BAPO Teatime Talk with Senior Orthotist Paul Charlton


Back to News & Events
  • Paul Charlton

The British Association of Prosthetists and Orthotics (BAPO) has launched a series of virtual education sessions. They include a variety of less formal discussions called ‘Teatime Talks’ and more formal ‘Focus on’ sessions which are short webinars, presented by a range of industry experts on zoom.

Senior Orthotist at Peacocks Medical Group, Paul Charlton, recently took part in a number of presentations.

The first focus area was an orthotics forum, which addressed early Orthotic Management in Stroke.

Paul, has a keen interest in research and stroke rehabilitation and organised the Peacocks virtual FORTH Conference, attended by 250 delegates earlier this year. It explored the role orthotics can play in stroke treatment as well as physiotherapy, based on the Bobath approach. It also provided an opportunity to identify how physiotherapists and orthotists can work together to consider improvements in treatment.

Keen to keep the conversation going, Paul addressed a number of questions within the virtual education session.

Paul, said: “My focus talk elicited some tough questions regarding not involving newer technology in my attempts to change practice in the rehabilitation world. My argument was that this is not yet standard practice and I need a more simplistic approach to take to those currently leading the process, rather than complicating it with something more novel.

“It provided a platform to share my thought process and to engage with physiotherapists. Orthotists can have an impact in the very early stages of rehabilitation, by applying our orthotic biomechanical principles to provide important alignment changes to impact early motor learning. Also, how we can make an important contribution to complement therapy in early weight-bearing.”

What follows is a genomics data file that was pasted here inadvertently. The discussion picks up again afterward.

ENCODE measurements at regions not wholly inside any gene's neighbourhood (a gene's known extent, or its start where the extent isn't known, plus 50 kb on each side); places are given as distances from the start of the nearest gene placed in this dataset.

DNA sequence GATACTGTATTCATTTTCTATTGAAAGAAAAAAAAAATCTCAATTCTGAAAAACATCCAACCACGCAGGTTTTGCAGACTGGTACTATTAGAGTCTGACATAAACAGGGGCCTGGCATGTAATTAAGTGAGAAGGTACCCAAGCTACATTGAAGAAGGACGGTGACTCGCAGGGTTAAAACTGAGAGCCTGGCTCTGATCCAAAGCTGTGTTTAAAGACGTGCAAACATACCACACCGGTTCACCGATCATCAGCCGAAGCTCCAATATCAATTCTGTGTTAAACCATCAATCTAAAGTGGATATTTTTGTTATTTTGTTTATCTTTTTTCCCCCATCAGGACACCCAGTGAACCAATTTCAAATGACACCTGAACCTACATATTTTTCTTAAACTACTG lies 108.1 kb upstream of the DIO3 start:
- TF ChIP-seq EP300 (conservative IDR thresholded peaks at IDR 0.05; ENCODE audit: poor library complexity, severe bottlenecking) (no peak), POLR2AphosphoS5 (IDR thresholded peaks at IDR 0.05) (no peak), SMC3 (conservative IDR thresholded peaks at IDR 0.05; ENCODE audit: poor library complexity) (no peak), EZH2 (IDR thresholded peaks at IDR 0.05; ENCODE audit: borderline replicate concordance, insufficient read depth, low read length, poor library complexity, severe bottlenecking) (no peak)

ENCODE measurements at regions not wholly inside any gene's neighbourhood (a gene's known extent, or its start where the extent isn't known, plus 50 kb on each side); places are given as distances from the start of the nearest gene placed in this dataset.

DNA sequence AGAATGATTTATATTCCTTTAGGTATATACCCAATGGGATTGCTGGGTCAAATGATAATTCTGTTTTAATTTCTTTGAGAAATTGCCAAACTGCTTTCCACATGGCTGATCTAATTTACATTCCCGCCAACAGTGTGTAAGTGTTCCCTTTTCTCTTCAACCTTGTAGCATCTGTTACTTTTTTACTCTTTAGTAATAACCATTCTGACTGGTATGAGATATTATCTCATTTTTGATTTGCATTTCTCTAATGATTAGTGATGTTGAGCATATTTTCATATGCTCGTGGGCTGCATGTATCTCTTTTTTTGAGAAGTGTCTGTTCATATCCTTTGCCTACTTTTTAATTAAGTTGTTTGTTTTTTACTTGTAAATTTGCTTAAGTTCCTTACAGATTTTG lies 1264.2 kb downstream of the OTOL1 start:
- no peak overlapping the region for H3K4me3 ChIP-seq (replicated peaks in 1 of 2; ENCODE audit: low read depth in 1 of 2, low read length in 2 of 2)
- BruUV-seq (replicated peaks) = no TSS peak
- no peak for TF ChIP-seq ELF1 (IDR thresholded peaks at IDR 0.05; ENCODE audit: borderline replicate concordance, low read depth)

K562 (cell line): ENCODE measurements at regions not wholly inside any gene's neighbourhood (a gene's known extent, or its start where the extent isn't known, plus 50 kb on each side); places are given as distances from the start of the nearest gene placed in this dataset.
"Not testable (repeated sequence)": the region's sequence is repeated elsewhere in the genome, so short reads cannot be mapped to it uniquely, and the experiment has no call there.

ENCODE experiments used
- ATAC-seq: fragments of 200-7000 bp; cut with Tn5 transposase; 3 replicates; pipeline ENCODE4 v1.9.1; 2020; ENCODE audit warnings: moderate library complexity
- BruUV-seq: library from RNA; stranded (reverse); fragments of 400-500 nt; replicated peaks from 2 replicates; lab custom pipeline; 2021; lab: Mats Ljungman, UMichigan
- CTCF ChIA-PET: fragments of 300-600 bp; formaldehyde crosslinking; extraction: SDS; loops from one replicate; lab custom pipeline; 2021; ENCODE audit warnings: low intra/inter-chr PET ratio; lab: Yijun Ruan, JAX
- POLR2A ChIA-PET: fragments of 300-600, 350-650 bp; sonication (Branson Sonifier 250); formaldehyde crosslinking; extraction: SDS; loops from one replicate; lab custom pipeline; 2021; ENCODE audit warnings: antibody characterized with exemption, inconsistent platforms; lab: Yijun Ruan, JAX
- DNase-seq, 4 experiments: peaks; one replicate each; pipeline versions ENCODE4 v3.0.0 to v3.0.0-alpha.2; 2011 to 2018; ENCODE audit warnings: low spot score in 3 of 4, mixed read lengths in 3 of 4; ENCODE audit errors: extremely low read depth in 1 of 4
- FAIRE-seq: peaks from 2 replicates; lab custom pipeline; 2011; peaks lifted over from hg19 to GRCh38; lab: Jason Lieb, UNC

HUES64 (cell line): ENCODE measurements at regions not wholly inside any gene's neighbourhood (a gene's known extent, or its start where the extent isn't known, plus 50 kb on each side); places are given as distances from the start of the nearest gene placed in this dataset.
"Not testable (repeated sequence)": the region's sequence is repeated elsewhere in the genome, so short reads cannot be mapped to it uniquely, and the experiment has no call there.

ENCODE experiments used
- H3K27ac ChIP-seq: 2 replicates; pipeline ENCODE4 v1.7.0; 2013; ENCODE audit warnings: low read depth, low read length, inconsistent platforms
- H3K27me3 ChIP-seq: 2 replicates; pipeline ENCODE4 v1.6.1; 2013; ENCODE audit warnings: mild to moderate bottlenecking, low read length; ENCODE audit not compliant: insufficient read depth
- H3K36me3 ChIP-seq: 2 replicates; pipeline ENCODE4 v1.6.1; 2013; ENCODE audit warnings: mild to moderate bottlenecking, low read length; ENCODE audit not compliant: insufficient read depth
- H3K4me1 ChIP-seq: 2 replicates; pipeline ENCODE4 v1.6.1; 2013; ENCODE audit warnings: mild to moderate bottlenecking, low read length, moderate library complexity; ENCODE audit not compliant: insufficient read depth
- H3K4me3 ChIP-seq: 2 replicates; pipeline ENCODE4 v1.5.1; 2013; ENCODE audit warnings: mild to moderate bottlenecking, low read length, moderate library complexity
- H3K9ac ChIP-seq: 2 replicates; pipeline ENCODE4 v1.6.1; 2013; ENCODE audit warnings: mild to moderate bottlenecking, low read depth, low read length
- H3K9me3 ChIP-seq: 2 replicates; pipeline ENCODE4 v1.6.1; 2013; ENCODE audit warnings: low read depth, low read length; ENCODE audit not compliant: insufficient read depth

Paul was then invited to discuss and share his expertise alongside Elizabeth Lee, advanced physiotherapist in Children’s Oncology at the Great North Children’s Hospital. The topic area explored Managing Children with Chemotherapy Induced Peripheral Neuropathy.

Leukaemia is the most common cancer in children under 15 with over 650 children and young adults diagnosed with leukaemia every year in the UK.

The presentation from Elizabeth explored the treatment of childhood cancer which, typically, has three phases. Remission induction, where the goal is to destroy leukaemia cells in the blood and bone marrow. Then there is consolidation, which begins when the leukaemia is in remission. The objective being to remove any leukaemia cells that may remain in the body. Then there is the third phase of treatment and this is maintenance, to get rid of any remaining leukaemia cells that may regrow and cause a relapse.

As a result of the range of treatments, young children are often left suffering with Chemotherapy- induced peripheral neuropathy (CIPN) with the peripheral nerves being affected and this can lead to a range of symptoms such as numbness, weakness discomfort or pain, cramps in the feet and less ability to feel sensations such as the cold and warmth.

Paul, said: “I was delighted to take part in this webinar and have learnt a great deal from Elizabeth and her team. This is an area that is very relevant to orthotics as, occasionally, I will receive children referred with CIPN and when assessing them and prescribing them with a treatment following chemotherapy, we find this patient group goes through cycles of neuropathy.

“It is important to engage with parents to provide them with tools to help children improve their mobility and to keep them a little fitter, so they are not just sedentary throughout this period. It is also important when they are mobile to help prevent any pain that may occur due to poor alignments, for example, in the feet.

“Many children recover well from their treatments but are left with contractures and need subsequent orthopaedic surgery. So, there are two aspects – managing mobility and managing associated pain with alignment and helping to maintain range, long term.

“It is also very hard to predict how each patient will react to the chemotherapy treatments. Ideally, it would be good for physios and orthotists to see patients at a very early stage, so as to assist with preventative methods rather than being reactive.

“It’s a traumatic time not just for the children but for their families and we can be low down on the list of priorities, so, we really want to make people aware that our services are available.

“Although there are challenges, we have had some very rewarding results with sedentary patients able to walk with orthotic support.

“I would like to thank BAPO for the opportunity to enable the discussions to continue and to raise awareness of the role orthotics continues to play.”